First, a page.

CeASR Seminar: The impact of current legislation upon sex workers involved in the direct sex industry (prostitution) in England
Guest Speaker: Dr Billie Lister
This paper focuses on the health and safety of independent indoor sex workers in England. This is an underdeveloped area of academic research and stems from the recent call by the UK Home Affairs Select Committee who requested, as part of their ongoing review into the regulation of sex work, that urgent research was needed in relation to indoor sex workers’ experiences under the current legislative regime in the UK and consideration of the potential effects of decriminalising sex work/prostitution as per the model adopted in New Zealand in 2003. In the UK, whilst sex work itself is a perfectly legal activity, the activities surrounding it – e.g. solicitation and brothel keeping – means that sex work is quasi-criminalised. Hence, it is very difficult for sex workers to operate without breaking one or more laws in their efforts to work safely and securely.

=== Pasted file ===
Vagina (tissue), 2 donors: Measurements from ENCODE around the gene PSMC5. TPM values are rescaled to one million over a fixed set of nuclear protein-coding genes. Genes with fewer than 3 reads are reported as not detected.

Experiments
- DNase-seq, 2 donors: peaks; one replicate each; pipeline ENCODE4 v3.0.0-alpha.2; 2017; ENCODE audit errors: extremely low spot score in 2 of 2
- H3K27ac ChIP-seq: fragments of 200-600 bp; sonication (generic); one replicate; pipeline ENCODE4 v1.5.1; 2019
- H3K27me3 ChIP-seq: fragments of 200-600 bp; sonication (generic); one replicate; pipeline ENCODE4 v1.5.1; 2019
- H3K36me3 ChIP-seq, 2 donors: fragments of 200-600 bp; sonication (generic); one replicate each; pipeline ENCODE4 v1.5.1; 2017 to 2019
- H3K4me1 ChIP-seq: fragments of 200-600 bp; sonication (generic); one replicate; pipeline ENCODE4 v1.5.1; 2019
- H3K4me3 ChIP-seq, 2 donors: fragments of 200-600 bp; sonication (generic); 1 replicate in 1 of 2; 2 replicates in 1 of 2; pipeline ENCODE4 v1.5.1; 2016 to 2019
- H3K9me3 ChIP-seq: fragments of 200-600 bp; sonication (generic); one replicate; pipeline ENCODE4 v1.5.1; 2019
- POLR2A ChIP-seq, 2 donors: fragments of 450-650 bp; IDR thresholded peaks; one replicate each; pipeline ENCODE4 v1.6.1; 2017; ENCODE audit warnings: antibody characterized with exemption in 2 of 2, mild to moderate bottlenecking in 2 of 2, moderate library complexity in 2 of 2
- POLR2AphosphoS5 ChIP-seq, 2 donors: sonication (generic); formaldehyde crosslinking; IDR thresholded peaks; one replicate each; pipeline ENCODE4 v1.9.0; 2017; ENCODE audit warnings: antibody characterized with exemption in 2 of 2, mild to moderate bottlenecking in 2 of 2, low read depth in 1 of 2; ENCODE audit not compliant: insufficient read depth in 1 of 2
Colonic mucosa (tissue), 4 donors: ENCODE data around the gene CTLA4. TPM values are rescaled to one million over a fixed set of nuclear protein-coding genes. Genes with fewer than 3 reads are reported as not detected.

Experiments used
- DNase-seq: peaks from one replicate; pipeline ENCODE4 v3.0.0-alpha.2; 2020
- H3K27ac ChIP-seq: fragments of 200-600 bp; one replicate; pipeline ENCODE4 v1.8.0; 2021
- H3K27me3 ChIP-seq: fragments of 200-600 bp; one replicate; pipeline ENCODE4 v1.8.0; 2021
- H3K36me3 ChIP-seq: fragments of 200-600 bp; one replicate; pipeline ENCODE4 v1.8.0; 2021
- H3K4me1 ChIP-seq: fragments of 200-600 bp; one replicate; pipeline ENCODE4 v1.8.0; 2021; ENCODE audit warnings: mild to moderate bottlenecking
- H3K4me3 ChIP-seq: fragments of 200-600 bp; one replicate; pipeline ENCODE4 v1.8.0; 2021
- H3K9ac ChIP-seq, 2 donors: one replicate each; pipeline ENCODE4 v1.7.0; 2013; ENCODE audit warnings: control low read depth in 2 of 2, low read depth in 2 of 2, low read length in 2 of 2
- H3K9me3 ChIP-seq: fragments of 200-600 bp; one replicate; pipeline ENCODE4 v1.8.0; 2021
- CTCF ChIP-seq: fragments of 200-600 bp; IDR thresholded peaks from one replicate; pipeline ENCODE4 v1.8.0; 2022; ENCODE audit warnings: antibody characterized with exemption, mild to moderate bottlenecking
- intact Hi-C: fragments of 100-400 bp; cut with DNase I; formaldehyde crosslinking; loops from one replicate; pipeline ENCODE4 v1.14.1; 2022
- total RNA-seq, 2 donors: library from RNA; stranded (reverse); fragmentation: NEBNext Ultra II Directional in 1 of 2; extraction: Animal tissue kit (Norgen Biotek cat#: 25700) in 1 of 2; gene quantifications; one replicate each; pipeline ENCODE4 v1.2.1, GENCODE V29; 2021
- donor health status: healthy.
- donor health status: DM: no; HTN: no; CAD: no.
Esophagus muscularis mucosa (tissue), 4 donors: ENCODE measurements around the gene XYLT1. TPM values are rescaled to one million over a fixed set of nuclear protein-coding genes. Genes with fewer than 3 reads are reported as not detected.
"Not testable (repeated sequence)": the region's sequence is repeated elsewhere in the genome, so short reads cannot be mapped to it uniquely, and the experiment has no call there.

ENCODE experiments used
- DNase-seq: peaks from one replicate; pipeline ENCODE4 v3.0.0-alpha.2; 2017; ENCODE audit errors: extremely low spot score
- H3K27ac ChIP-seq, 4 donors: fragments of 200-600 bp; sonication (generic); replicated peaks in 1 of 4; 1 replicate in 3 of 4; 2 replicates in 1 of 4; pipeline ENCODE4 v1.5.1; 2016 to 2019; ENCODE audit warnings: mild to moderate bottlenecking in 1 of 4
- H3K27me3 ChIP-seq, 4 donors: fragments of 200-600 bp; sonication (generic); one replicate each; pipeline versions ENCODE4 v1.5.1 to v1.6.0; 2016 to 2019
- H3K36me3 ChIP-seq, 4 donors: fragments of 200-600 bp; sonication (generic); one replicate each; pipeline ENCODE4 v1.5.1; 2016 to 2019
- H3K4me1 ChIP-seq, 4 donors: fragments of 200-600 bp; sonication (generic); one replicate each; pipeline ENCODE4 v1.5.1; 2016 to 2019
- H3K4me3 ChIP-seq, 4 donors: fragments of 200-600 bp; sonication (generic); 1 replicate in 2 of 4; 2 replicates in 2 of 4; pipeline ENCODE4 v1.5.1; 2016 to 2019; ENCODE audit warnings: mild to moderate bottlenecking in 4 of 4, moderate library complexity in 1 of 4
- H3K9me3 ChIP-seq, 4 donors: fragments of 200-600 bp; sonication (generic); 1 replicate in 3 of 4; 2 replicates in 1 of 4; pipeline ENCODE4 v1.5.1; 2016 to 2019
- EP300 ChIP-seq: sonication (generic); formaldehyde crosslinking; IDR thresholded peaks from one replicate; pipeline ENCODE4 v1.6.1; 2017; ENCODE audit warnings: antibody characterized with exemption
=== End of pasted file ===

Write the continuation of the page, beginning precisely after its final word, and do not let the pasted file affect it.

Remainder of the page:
Through working closely with indoor workers, this paper highlights sex workers experiences and attitudes of working under the current legislative regime as well as their preferred changes to the law. In short, the regulatory changes preferred by sex workers resonate with Pitcher and Weijer’s (2014) argument that the decriminalisation of sex work alone may not necessarily offer a definitive solution to the current issues sex workers face. In summary, this paper represents a form of ‘action/activist research’ that seeks to demystify and destigmatise sex work by giving voice and providing a rapid evidence based on the lived experiences of sex workers.